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What are complete proteins

Complete proteins are foods that contain all 9 essential amino acids in the proper amounts needed by the body. 

What are examples of complete proteins?

A protein is “complete” when it contains all of the nine essential amino acids in similar amounts. These essential amino acids are those that the body cannot make itself so they must come from the diet.

Examples of complete proteins include animal-based proteins such as meat, poultry, eggs, shellfish, fish, milk, and dairy products.

Some plant-based proteins also fit the definition of a complete protein including soy-based products such as tofu or tempeh as well as other plant-based sources such as quinoa, chia seeds, amaranth, hemp, and buckwheat.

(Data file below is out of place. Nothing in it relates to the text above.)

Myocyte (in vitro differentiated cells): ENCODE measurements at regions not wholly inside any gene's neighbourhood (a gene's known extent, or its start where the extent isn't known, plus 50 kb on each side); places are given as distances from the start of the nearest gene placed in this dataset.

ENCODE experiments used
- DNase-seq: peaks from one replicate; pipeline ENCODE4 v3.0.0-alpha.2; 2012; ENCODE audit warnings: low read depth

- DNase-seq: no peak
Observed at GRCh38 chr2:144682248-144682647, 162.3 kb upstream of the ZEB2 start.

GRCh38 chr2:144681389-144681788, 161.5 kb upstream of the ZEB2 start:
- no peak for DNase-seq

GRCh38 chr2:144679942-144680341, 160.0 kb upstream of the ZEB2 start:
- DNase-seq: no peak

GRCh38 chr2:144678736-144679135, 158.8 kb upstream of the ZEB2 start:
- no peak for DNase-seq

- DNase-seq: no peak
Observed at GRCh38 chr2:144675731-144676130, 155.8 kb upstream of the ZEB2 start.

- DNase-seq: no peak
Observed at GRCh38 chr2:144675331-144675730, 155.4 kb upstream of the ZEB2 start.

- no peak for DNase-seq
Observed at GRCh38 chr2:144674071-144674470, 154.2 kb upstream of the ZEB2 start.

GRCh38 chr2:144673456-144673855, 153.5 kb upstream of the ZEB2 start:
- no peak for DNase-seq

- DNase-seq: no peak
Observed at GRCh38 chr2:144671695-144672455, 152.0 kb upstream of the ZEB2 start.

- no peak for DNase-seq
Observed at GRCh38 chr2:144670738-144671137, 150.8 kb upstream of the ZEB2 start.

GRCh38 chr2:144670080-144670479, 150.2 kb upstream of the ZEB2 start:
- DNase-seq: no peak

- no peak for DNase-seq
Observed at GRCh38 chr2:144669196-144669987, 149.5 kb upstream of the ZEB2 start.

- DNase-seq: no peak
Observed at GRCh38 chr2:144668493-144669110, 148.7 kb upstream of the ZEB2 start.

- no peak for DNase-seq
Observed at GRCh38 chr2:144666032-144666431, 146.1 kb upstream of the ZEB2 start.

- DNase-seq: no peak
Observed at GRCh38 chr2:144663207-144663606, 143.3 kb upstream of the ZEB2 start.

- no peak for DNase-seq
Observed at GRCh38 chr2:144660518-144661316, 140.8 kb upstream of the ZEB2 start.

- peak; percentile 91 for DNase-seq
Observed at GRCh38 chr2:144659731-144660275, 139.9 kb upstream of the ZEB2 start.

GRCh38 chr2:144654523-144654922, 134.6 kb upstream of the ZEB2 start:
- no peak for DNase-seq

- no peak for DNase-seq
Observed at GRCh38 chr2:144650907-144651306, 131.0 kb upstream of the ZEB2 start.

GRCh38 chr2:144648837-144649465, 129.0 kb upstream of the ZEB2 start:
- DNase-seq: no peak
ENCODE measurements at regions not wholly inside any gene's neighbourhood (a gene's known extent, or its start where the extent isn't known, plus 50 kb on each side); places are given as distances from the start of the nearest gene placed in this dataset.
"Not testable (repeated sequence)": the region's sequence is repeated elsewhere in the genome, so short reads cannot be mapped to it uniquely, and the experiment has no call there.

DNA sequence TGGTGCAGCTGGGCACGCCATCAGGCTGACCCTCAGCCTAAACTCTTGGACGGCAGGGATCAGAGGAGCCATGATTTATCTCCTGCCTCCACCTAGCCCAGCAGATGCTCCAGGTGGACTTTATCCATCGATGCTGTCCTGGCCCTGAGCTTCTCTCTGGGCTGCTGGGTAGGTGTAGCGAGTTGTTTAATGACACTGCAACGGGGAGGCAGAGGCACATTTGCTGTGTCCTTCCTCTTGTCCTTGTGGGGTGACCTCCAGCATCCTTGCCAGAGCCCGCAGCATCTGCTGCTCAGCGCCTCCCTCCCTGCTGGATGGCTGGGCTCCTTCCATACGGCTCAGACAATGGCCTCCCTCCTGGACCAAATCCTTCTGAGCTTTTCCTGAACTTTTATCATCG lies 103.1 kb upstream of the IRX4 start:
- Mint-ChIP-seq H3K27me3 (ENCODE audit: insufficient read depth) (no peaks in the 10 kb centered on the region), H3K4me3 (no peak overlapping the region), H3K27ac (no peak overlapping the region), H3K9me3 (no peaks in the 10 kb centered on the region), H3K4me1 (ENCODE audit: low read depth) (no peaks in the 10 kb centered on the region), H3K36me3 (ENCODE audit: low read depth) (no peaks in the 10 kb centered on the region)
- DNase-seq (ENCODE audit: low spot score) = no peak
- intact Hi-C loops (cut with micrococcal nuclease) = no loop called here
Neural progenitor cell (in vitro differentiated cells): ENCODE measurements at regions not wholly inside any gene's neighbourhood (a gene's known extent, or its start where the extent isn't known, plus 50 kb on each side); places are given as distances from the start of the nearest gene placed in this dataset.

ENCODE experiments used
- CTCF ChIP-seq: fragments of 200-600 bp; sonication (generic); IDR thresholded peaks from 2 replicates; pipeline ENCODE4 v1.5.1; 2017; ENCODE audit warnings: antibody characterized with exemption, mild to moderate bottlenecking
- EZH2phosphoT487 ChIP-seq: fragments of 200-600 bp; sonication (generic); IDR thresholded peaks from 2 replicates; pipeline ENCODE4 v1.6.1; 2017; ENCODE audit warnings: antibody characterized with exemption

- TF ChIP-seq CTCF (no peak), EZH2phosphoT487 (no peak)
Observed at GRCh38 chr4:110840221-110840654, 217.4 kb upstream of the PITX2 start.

Is quinoa a complete protein?

Quinoa is considered a complete protein since it contains all nine essential amino acids in roughly equal amounts. In addition to being a good source of protein at 8 grams per cup, quinoa also is an excellent source of fiber, iron, magnesium, and zinc. 

Is tofu a complete protein?

Products made from soybeans such as tofu, tempeh, and edamame are also sources of complete proteins. Approximately 85 grams of each (about 3 ounces or ½ cup) of each provides 8 to 11 grams of protein per serving while also being an excellent source of iron, calcium, and potassium. Tempeh and edamame also have the added benefit of being high in fiber.

Related Terms

Metabolites

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